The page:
somewhere I used go…


In university, I studied Fine Arts with a focus in printmaking. What I was best at and enjoyed the most was intaglio (the ‘g’ is silent), etching zinc or copper with nitric acid to create a texture that would then hold ink to be transfered onto paper. While I’ve been home, i started visiting the printshop in town where I first learned intaglio before I left for university. I was rusty and forgot a lot, but somethings still remained. I had it in mind to do a sort of traditional Korean painting style print, so I covered the plate in a rosin powder, heated it until it bonded to the zinc to create a texture for the acid to bite around, then painted my image on with a ‘sugar lift’ solution. It’s sugar water with a bit of high quality India ink so you can see it. When the sugar lift is dry, I painted on a thin coat of liquid hard ground, a waxy material, dissolved in solvent, that resists the nitric acid, keeping the zinc plate from being eaten.

Once the ground was dry, I ran it under cold water until the sugar began to dissolve, lifting the ground, and leaving an open space for the acid to do it’s job. After a few minutes bathing in the acid, it’s ready to be cleaned off, proofed, and reworked until the plate is ready for printing. Since it’s a print, much like a stamp, the final image is in reverse. I was actually more pleased with the image as it was painted in sugar, but the results weren’t too bad for my first plate in six years. It’s an image I’ll probably work with for a while and see what evolves from it. It’s based on a small hermitage I used to stop at on my way up and down the trail to Gatbawi in Palgongsan. I always loved the little images on Thai amulets but was also influenced by the art work in Hanmaeum’s A Thousand Hands of Compassion.



8 responses »

  1. Stunning!

    That is so beautiful! And the blog post explaining the process, and the photos giving the background to the image, are just wonderful! Thank you so much!

    Serious question: How many prints did you make and how can people purchase them?

    (Plus your great Bodhidarma pictures too!)

    Wow. Off to get my breath back. Amazing.


    • Hey Marcus,
      I wasn’t so much ignoring you here as much as trying to think of something you’d agree to…
      I’ve only printed a few, so far, but when I get back from New York, I’m going to spend a whole day printing. I already wanted to send one to you as a gift, so what I’d like to propose is that you could make a small donation (20 or 30 baht) at your temple of choice and send out some Bodhicitta for me!

      It’s actually the smallest print I’ve ever made. The zinc was pretty much a scrap, the paper was something I had left over from university, and the ink was provided by the shop. I’d love to send you one, anyway!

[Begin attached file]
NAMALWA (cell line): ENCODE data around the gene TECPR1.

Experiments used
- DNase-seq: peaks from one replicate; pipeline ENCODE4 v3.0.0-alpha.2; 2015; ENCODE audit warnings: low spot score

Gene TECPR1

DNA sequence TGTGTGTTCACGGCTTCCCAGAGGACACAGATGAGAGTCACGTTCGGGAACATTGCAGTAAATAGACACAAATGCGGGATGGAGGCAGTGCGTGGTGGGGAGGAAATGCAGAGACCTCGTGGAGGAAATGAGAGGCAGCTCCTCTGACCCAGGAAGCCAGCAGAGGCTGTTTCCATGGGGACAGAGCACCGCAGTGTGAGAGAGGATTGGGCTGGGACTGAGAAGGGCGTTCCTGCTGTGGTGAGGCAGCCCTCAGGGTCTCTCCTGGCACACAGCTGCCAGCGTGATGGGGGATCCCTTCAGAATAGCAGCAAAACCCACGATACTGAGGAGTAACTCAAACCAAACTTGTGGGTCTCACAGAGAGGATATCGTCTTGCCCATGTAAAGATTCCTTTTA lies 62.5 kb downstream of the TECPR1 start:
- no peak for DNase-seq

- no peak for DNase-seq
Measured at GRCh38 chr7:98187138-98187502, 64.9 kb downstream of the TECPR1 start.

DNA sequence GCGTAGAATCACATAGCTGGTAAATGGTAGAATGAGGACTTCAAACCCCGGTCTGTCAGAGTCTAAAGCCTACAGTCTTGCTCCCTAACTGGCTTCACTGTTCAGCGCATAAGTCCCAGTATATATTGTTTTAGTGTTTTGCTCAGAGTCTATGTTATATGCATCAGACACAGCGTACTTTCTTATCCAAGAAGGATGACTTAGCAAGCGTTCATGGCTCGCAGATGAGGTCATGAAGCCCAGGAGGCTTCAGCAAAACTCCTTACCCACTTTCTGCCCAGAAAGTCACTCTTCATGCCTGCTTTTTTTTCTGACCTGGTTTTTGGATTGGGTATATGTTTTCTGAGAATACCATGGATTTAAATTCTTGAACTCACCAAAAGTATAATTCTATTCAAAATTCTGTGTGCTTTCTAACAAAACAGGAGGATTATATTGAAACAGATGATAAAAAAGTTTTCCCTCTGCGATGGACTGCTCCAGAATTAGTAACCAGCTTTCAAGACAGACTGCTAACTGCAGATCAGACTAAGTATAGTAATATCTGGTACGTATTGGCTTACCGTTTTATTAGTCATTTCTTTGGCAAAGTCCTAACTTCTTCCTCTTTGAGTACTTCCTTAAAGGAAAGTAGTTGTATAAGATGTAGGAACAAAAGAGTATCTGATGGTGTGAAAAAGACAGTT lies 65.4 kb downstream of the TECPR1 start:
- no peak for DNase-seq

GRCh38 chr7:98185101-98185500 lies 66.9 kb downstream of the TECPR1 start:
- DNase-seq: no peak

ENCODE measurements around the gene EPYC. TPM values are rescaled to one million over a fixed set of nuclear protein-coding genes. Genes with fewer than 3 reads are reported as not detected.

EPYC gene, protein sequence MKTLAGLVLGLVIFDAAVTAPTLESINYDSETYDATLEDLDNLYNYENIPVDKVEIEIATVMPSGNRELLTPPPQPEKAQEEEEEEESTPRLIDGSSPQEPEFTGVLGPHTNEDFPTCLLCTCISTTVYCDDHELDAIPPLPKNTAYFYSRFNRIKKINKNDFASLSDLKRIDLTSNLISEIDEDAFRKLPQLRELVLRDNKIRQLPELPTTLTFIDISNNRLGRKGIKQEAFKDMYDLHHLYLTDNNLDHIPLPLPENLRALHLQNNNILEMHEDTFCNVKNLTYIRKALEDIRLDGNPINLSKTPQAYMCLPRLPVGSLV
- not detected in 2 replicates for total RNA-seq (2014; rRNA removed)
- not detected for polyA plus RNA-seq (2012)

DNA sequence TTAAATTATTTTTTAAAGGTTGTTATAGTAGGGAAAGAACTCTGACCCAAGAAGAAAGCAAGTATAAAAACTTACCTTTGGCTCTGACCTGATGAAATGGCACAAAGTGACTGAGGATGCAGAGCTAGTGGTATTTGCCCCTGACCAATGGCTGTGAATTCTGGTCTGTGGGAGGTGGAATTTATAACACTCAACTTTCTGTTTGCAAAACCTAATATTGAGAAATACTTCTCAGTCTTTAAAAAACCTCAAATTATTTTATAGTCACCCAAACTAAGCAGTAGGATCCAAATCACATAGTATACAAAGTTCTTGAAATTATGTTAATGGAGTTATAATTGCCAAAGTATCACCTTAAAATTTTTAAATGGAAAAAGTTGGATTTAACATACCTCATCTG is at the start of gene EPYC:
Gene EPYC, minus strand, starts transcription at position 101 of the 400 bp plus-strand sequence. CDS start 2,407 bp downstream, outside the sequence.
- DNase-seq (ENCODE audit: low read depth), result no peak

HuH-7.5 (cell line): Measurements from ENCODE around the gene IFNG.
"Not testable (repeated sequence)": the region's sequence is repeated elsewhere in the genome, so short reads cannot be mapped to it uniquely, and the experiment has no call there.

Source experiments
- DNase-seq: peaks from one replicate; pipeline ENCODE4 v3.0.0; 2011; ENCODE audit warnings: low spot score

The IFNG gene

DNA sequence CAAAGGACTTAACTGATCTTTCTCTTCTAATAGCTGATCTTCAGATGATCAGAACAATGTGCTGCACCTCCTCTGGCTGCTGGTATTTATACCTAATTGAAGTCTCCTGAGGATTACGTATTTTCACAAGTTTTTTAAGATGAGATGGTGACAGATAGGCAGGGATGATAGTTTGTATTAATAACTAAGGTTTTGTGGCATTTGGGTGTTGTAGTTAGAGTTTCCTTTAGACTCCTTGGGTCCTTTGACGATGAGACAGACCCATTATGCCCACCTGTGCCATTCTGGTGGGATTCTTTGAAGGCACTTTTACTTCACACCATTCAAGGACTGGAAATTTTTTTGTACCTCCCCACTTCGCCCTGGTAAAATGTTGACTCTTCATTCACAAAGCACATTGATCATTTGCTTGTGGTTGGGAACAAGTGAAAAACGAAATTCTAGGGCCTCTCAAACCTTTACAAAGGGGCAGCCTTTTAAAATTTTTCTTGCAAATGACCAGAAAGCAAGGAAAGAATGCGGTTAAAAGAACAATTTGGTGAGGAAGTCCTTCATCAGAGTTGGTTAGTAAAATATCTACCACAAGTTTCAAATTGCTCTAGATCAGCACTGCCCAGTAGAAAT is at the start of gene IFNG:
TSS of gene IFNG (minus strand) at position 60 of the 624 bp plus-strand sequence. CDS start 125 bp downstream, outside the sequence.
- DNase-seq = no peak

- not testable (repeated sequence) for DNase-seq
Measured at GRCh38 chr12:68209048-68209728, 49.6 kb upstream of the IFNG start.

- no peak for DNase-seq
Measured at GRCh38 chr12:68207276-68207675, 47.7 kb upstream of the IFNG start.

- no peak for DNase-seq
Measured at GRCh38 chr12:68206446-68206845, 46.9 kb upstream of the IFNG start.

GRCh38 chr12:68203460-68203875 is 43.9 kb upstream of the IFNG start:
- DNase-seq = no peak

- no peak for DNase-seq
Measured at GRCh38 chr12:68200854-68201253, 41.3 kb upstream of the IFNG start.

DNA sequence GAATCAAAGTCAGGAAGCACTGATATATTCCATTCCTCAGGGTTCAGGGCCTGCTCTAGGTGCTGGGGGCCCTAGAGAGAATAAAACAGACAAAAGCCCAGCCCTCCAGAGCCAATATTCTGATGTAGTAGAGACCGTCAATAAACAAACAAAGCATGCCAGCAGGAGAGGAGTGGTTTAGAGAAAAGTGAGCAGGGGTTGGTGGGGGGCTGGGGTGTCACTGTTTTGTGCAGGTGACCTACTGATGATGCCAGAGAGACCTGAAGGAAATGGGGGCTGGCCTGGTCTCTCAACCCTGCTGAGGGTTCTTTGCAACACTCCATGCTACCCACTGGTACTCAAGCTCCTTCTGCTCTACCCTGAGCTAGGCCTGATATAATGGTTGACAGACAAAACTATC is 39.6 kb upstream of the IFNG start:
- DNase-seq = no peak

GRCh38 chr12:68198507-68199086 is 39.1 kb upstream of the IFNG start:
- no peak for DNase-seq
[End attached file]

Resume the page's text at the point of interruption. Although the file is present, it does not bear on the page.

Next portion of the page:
2. Hi
    Great post I heard you have been showing my mother how to do etching too.
    I have been wood block prints, actually I finished the wood block just have to try printing it maybe this weekend.

    • Hi Ben~
      Thank you!
      Your mom is a great artist! I brought her to the printmaking studio, her first etching made everyone go, “Wow!” haha
      You’re probably not surprised… ^^
      I’m so happy I had a chance to meet Isao while I’ve been home. My wife and I are both very fond of her.

      How did your printing go? I’m thinking about trying woodblock printing when I get back to Korea.

      thank you for checking out my blog,

  3. Nice! I also really like the painting you sent me. I’m framing it as soon as I get a frame, thank you.

    I bet you guys are getting excited for NY. Joketta! (in a whiny voice) 🙂

  4. Hi Joseph,

    Thank you so much! I got an email from Chong Go Sunim yesterday telling me it was on its way, and I picked the print up at the seonwon this morning. And only now have I seen your comment here!

    I’m overwhelmed. It is so precious. I deliberately don’t have much stuff (a suitcase-full, a few boxes of things at my parents’ house), especially not pictures and the like, but this I will always always keep, frame nicely, and treasure.

    Wow. I can’t tell you how grateful I am, and how overwhelmed. And I’m off to a temple right now to further spread your wonderful kindness and love. Thank you so much Joseph.

    With palms together in gratitude and loving-kindness,


  5. PS – I’m serious by the way – you really ought to be selling your work! I’m sure there is a huge number of people out there that would love to have some of your art on their walls.

    But, anyway, thank you again so so much. This print is priceless beyond measure, and I’m deeply touched and deeply grateful. Thank you.

    • I’m really pleased you like it so much!
      I sold a few things here and there back in Canada, but I fell out of the scene, so to speak! haha
      I’d like to start making things in Korea, though. It would be a good experience!

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